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Doris Evans McGinty

According to Jerrold Lytton (as reported by H. S. Fortune in the Colored American, June 1900), Theodore Drury was born in Kentucky of a musical family. He was well read and able to speak both French and German. Described in contemporary reports as thoroughly trained, elegant, and highly professional in bearing, he was considered by some as the first black, highly trained male singer.

It was in New York and the New England states that Drury's early performing experience as a tenor took place, often in support of more established singers. Through these appearances, his name became known and in 1889 he organized the Drury Comic Opera Company. Toward the end of that same year, the company was renamed the Theodore Drury Opera Company and gave concerts of operatic selections under the management of G. H. Barrett. An advertisement in 1889 (New York Age October ...

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Vanessa Agard-Jones

culinary anthropologist, poet, performing artist, and journalist, was born Verta Mae Smart in Fairfax, South Carolina, the daughter of Frank Smart. She grew up in Monk's Corner, South Carolina, and as a teenager moved to Philadelphia, Pennsylvania, where she attended Kensington High School. Grosvenor married twice, first to Robert S. Grosvenor and later to Ellensworth Ausby, and had two children.

Grosvenor's early life in the South Carolina Lowcountry was enormously influential in her later career, grounding her in a cultural milieu that was thoroughly Geechee (or Gullah) in language (her first language was the Creole known as Gullah), in ritual, and perhaps most importantly to her later work, in food. Geechee communities of the American South have retained African linguistic and cultural practices.

At the age of thirty-two, in 1970, Grosvenor published her culinary memoir Vibration Cooking or The Travel Notes of a ...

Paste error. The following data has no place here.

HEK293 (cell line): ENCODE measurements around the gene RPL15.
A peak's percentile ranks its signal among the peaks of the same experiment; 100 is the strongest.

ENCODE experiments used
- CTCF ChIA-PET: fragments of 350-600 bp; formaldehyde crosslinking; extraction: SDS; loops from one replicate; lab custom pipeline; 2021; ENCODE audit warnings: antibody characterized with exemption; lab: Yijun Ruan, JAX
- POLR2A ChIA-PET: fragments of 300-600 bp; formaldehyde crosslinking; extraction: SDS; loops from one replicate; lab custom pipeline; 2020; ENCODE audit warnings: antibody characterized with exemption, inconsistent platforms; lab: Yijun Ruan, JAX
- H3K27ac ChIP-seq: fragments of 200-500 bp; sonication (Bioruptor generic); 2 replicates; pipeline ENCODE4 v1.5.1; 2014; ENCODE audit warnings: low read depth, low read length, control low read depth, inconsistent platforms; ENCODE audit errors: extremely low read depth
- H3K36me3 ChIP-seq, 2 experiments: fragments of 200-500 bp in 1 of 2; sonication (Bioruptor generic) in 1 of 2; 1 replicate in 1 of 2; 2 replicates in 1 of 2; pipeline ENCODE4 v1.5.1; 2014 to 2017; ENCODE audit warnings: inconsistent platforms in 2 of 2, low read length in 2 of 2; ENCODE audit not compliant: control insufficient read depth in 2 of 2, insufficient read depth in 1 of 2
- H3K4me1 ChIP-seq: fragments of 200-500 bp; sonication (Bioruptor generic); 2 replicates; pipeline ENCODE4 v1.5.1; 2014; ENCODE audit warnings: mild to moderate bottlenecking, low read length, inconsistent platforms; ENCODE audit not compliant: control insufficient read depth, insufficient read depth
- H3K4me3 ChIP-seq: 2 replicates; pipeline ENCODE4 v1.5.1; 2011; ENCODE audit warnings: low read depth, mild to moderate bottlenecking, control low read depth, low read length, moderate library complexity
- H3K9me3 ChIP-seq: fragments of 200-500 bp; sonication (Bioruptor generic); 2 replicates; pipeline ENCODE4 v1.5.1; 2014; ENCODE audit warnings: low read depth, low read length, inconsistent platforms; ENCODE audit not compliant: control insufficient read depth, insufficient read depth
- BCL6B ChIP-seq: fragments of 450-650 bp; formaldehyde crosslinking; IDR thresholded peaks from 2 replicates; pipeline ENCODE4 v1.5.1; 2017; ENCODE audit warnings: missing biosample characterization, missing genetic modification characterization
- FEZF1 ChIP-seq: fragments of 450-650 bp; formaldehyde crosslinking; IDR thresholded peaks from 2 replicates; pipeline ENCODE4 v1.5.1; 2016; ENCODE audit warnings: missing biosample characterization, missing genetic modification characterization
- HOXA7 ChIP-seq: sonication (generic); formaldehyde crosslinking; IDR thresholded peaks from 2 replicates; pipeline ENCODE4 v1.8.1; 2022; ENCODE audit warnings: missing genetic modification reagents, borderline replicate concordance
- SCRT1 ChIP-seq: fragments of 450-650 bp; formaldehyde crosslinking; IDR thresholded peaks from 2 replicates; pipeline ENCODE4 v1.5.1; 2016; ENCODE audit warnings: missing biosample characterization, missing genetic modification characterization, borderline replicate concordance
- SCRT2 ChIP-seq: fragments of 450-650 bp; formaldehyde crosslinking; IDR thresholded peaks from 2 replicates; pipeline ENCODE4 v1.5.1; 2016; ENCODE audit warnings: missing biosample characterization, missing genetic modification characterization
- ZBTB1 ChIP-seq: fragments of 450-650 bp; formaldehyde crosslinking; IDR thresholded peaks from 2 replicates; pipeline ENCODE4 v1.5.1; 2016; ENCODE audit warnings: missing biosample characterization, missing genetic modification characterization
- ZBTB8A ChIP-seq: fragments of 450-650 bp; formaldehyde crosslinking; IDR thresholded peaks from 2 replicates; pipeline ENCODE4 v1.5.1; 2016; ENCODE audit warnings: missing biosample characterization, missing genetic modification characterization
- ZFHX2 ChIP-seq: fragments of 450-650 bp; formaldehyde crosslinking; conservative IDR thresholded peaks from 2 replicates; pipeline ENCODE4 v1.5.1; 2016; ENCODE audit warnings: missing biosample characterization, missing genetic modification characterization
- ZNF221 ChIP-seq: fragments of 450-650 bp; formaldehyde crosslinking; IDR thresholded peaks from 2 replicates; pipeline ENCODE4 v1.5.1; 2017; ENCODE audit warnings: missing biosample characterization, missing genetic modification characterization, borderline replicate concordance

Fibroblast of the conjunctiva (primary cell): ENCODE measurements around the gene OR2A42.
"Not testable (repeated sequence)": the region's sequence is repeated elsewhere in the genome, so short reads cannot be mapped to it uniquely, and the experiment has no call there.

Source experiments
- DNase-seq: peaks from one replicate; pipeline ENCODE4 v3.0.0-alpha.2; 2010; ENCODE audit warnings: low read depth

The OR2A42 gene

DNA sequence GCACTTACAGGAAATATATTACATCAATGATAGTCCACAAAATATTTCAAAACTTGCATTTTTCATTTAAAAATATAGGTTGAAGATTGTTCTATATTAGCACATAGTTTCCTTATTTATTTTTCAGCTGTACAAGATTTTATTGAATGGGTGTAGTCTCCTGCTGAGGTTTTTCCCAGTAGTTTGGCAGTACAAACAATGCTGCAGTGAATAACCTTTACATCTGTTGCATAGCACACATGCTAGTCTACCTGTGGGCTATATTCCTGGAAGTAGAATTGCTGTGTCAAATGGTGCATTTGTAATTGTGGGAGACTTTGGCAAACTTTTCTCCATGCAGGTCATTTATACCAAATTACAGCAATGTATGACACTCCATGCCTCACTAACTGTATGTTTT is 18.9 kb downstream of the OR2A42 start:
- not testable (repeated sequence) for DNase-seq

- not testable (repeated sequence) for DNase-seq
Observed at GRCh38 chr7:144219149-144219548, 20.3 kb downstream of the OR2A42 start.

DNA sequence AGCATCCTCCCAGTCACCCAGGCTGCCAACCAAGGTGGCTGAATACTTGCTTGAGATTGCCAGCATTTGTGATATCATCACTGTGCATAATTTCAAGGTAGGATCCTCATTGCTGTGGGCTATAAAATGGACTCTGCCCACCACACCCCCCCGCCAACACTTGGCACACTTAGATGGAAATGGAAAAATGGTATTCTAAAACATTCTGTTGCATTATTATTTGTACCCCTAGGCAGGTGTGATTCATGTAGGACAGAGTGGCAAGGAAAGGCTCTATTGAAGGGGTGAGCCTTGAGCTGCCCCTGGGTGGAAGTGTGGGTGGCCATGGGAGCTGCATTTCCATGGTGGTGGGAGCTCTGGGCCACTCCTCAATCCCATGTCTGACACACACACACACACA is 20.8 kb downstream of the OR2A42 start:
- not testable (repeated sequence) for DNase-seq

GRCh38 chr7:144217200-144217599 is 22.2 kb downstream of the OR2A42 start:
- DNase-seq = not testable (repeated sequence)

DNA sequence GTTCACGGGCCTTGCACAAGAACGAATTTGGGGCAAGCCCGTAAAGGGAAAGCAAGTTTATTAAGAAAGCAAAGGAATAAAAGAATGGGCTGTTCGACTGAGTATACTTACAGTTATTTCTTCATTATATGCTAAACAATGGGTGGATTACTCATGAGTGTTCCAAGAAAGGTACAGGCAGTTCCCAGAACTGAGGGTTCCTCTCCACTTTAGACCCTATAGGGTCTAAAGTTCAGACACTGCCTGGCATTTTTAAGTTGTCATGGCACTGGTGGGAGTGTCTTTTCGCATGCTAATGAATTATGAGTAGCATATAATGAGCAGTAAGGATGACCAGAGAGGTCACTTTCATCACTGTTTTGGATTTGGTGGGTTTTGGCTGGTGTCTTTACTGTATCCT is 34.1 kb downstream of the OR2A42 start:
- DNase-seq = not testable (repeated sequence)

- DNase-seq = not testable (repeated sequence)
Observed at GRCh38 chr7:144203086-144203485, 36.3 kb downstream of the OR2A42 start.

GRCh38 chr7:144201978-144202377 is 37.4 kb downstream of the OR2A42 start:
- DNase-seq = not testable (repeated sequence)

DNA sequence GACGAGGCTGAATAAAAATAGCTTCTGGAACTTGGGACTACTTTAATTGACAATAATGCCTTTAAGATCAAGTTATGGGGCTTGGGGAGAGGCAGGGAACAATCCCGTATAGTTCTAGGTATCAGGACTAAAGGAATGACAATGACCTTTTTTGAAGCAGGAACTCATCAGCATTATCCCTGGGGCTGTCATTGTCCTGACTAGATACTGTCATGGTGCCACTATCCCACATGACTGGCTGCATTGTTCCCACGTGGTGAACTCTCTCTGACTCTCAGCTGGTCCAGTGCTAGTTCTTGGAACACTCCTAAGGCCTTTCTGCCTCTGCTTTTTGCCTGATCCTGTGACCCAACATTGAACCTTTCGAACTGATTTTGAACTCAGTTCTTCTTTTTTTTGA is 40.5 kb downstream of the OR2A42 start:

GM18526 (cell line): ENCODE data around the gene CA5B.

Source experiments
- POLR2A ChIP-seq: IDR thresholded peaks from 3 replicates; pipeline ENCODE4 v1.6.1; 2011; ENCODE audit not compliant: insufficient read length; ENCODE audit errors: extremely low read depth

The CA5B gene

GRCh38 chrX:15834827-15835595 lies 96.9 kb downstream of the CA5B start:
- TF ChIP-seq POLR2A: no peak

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Joan F. McCarty

actress, singer, and producer, was born Rosetta Olive Burton, the daughter of Harold Charles Burton and Marie (Jacques) Burton in New York City's Hell's Kitchen (now Clinton) neighborhood. Her father was a licensed engineer and plumber and was active in the political arena both locally and nationally. When Rosetta was very young, her mother fell desperately ill after giving birth. The nearest hospital refused to admit her because of her race, and she died of pneumonia.

As a youngster, LeNoire suffered from rickets, a weakening of the bones usually caused by inadequate vitamin D and/or calcium in the diet. Doctors reset her legs, but she wore leg braces until 1924 when she was thirteen. At this time she began to take music lessons from the legendary composer Eubie Blake, who continued to be a mentor and friend until he died in 1983. Bill ...

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Jennifer Lynn Headley

cultural critic, historian, performance and installation artist, photographer, writer, and activist, was born in Boston, Massachusetts. Her mother, Lena, emigrated from Jamaica to Boston in the 1920s. She earned a BA from Wellesley College in Spanish and Economics and an MFA in Fiction Writing from the University of Iowa, studying-in its renowned Writers' Workshop. From Iowa, she moved to New York City and began writing for the Village Voice and Rolling Stone as a rock critic. She changed her career course with her first performance pieces in the 1980s and her critical writings about art and its effect on students and peers.

O'Grady's first performed as Mlle. Bourgeoise Noire, loosely translated into Ms. Black Middle Class; her alter ego was a rowdy uninvited guest to numerous high-profile art exhibitions. Mlle. Bourgeoise Noire Goes to JAM (1980), Mlle Bourgeoise Noire Goes to ...